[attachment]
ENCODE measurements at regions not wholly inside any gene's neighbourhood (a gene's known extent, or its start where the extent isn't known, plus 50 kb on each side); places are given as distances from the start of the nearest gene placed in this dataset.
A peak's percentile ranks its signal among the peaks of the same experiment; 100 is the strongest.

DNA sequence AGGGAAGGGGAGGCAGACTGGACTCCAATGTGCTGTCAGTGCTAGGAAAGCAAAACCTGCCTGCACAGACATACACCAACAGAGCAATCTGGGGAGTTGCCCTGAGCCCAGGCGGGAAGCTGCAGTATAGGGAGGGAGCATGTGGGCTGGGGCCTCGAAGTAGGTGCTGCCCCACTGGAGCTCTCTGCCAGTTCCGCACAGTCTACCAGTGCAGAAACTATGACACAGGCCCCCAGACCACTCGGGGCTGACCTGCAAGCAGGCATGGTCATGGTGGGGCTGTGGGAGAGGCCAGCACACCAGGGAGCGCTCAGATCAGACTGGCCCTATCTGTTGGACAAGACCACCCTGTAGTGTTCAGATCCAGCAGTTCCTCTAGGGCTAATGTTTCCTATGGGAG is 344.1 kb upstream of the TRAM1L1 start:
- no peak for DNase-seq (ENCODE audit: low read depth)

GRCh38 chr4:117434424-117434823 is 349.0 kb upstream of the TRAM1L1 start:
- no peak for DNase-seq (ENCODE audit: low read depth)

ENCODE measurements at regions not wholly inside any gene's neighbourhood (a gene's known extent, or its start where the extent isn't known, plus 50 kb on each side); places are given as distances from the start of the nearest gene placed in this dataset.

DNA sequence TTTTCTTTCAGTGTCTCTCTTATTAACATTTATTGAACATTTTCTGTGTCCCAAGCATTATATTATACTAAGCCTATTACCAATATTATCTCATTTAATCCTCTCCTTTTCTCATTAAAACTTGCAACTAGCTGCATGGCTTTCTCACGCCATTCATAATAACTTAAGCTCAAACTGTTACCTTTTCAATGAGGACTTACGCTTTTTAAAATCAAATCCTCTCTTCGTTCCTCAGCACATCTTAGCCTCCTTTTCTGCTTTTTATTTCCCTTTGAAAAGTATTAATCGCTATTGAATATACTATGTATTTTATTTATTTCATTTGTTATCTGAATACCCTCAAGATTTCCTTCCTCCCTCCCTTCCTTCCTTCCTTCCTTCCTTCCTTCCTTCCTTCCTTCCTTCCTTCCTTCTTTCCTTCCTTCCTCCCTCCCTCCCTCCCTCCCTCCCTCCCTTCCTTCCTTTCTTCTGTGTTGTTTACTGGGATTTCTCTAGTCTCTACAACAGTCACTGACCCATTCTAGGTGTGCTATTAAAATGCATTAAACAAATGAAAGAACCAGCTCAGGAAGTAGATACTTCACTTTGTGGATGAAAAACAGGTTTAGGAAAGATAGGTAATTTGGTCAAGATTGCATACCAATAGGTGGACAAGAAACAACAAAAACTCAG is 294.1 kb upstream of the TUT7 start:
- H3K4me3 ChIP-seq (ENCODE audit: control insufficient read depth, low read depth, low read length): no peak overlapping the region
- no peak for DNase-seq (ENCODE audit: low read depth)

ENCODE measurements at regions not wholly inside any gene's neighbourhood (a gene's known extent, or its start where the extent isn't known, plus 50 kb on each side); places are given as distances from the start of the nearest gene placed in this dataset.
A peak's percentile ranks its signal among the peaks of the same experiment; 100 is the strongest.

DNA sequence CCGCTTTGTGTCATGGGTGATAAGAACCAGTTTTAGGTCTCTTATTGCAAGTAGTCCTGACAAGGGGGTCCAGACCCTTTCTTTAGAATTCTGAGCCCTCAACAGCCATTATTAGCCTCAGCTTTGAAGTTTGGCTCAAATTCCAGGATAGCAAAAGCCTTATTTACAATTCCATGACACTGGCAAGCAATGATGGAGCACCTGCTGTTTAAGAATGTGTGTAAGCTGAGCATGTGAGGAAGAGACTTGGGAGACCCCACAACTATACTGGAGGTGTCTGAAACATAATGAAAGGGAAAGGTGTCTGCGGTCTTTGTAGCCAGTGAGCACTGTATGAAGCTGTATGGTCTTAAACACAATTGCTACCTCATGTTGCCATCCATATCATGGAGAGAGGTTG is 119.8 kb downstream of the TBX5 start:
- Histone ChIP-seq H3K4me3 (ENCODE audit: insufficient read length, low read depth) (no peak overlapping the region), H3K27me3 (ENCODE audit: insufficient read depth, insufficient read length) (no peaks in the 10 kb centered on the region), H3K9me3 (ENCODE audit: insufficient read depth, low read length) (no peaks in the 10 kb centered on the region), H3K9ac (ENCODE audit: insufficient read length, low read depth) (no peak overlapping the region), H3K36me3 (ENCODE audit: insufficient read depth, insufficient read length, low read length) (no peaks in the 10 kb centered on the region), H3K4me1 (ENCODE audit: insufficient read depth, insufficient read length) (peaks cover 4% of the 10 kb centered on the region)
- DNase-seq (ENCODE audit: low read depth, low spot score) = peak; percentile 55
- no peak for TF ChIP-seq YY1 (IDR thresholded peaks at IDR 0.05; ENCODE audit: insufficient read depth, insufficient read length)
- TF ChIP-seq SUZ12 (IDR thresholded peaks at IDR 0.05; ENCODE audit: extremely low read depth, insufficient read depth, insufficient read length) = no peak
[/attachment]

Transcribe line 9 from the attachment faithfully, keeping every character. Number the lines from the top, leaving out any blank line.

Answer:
- H3K4me3 ChIP-seq (ENCODE audit: control insufficient read depth, low read depth, low read length): no peak overlapping the region